A Hawera conservationist and the driving force behind the Nowells Lake Development has been given a Queen's Service Medal.

Doug Hutchinson has been honoured for services to conservation and the community.
"I'm quite delighted, actually," he said. "It's quite an honour. I was quite surprised I got singled out but certainly proud of receiving it.

"It sort of comes in a special way [in] that it acknowledges the things I've done and for those people that helped support me ... certainly my family, particularly my wife."

Hutchinson has led the charge to develop Nowells Lake on Fonterra-owned land on Hawera's outskirts.


"It sort of came about when I was president of the local Rotary club and I was also engineering manager at Kiwi Dairy Company," he said.

"I had done a lot of work with the environmental manager in setting up our environmental protection systems at the factory. One day she came to me and she said, 'Look Doug, I've got 7500 trees to plant in a gully that we're retiring from farming and I'm struggling to get them planted, can the Rotary club help'?"

That's when he came up with the idea to involve local school children from Hawera and South Taranaki to help plant all the trees. He involved others in the community as well.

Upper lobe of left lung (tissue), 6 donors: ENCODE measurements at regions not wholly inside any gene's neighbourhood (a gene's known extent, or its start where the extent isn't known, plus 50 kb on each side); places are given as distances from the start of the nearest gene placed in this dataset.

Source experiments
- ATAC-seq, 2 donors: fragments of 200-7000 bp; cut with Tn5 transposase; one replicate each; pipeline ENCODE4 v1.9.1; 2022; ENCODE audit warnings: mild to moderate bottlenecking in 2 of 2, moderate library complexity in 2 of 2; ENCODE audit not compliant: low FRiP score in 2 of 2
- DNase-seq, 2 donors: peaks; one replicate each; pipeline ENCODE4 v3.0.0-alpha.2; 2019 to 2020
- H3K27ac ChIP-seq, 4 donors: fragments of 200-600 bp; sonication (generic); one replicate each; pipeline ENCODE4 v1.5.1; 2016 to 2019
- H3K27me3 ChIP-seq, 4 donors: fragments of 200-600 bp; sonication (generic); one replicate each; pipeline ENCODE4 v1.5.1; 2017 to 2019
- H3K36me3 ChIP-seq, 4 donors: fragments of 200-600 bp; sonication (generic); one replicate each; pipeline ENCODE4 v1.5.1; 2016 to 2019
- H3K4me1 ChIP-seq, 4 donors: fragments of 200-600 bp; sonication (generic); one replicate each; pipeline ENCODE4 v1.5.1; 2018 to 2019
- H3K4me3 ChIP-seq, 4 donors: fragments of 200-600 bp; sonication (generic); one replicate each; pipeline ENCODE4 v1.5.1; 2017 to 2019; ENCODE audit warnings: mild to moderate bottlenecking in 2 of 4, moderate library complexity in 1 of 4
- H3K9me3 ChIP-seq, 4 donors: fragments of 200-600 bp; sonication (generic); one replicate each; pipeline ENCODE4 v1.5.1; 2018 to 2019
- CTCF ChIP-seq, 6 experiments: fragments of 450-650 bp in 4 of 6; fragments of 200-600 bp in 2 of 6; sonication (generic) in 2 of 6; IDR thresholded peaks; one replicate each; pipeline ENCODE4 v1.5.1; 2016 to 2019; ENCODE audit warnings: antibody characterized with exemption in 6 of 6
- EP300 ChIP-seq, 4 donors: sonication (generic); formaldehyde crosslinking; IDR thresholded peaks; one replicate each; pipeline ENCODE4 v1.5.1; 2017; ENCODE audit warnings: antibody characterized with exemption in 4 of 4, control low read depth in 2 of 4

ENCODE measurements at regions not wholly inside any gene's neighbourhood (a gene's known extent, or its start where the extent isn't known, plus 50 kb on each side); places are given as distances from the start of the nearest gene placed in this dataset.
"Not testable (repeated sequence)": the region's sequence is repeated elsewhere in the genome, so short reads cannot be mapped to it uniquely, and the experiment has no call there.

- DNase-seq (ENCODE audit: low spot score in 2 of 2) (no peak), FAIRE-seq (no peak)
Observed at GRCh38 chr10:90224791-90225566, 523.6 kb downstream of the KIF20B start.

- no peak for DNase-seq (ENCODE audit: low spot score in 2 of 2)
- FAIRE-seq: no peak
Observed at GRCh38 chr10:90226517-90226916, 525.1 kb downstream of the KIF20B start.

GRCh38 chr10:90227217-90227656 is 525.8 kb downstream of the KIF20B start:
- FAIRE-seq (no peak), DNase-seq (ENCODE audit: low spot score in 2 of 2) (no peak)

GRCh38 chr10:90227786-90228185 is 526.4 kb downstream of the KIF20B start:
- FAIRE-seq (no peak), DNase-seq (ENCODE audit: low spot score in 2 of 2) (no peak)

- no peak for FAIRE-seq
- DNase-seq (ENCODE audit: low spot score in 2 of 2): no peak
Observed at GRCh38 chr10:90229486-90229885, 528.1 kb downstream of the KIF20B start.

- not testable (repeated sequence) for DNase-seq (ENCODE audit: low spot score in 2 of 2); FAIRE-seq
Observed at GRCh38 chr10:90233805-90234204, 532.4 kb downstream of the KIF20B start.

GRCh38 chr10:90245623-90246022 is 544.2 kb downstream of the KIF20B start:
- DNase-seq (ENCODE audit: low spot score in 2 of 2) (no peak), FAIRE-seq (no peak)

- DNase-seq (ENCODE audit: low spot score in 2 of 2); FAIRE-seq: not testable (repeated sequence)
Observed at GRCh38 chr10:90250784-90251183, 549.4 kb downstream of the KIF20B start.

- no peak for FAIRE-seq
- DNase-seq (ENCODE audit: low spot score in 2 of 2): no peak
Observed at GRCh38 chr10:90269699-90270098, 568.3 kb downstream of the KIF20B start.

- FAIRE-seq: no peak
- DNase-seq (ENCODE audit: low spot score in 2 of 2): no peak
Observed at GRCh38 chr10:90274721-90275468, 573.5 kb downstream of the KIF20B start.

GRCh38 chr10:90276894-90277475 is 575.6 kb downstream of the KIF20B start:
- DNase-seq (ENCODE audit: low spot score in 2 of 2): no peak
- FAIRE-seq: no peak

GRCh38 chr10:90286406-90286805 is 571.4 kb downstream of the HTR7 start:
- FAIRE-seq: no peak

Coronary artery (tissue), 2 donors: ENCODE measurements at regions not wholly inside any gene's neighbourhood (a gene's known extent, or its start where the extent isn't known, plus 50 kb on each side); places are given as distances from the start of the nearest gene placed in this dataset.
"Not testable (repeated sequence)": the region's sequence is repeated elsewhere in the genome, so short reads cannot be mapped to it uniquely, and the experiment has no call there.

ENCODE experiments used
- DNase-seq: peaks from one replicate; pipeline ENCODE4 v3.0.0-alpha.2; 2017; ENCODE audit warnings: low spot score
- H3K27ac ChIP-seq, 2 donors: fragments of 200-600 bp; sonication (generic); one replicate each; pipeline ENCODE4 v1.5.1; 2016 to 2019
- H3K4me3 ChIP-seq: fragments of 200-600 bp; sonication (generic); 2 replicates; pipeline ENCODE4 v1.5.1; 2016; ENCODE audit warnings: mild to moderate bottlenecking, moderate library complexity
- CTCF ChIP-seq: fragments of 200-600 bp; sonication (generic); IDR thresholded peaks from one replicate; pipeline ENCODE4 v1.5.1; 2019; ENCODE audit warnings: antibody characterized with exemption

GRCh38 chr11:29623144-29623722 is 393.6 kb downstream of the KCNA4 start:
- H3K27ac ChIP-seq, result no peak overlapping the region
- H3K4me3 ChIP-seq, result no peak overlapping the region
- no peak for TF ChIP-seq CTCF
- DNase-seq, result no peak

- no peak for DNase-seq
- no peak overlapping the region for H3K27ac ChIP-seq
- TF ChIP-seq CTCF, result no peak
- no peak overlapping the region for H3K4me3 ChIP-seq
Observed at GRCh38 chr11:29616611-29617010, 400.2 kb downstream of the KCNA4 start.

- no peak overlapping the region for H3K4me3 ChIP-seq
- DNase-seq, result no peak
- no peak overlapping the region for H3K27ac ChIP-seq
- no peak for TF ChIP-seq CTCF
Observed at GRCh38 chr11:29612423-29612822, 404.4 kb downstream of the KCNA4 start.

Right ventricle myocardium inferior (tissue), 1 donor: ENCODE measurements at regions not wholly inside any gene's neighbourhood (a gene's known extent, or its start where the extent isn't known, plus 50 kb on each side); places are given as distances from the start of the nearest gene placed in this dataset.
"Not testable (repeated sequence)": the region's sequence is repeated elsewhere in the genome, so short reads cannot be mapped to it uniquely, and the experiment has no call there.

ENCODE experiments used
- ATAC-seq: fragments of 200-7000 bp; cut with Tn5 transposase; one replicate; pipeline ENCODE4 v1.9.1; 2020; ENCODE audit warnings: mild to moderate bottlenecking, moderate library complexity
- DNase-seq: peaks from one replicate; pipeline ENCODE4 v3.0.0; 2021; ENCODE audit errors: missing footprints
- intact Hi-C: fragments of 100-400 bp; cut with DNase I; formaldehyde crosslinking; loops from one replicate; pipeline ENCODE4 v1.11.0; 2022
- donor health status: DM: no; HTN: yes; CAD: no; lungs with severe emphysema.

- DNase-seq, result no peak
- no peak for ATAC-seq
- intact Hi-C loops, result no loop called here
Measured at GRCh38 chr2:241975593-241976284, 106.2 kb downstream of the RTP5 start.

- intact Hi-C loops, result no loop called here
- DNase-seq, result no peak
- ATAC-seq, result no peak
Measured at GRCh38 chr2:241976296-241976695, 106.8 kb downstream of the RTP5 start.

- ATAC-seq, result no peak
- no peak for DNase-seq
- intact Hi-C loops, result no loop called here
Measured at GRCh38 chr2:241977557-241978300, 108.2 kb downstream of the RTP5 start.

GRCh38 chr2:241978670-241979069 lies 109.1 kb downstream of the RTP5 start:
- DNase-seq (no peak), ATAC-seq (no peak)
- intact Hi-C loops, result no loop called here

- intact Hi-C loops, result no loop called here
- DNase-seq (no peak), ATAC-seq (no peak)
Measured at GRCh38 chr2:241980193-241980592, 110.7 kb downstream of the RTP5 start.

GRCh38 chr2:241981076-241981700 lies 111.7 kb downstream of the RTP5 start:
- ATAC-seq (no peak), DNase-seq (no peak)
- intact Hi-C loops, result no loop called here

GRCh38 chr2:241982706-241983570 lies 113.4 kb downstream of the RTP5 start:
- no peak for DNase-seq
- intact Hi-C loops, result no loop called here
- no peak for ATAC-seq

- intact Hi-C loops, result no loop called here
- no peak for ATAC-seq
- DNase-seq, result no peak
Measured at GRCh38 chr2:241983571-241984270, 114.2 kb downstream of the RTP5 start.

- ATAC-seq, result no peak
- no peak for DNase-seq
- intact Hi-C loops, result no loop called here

He got financial backing from Fonterra and over the past 14 years more than 20,000 trees and grasses have been planted. A walkway and seats have also been built.

Hutchinson was a mentor for the Big Brother Big Sister organisation from 2009 to 2016 and through that he also became involved with Hawera Christian School, where he volunteered as caretaker for three years. It meant the caretaker wages could be freed up for other school activities.

He is also a promoter of vaccination after his experience contracting polio disease when he was a child.

"That's come about because I had some fairly serious childhood illnesses myself, including polio. Probably that experience in hospital when I was younger for quite a number of years has formed my attitude towards life and personality.

"When we moved to Hawera when I was young — because I had two other brothers also crippled — we were rather destitute and it was the local community that came in and helped us. So I've always regarded my work in helping the community as payback."

He was involved with a group of others who suffered from the disease and they wrote a book about their experience. He came up with the idea to set up the Ethel Gray Charitable Trust with proceeds from the book.

"Because there seemed to be a lot of people not fully understanding the risks of not immunising [children].

"We've been able to be another voice to help the Taranaki District Health Board. That's been a big payback ... it's increased the level of immunisation especially in Taranaki."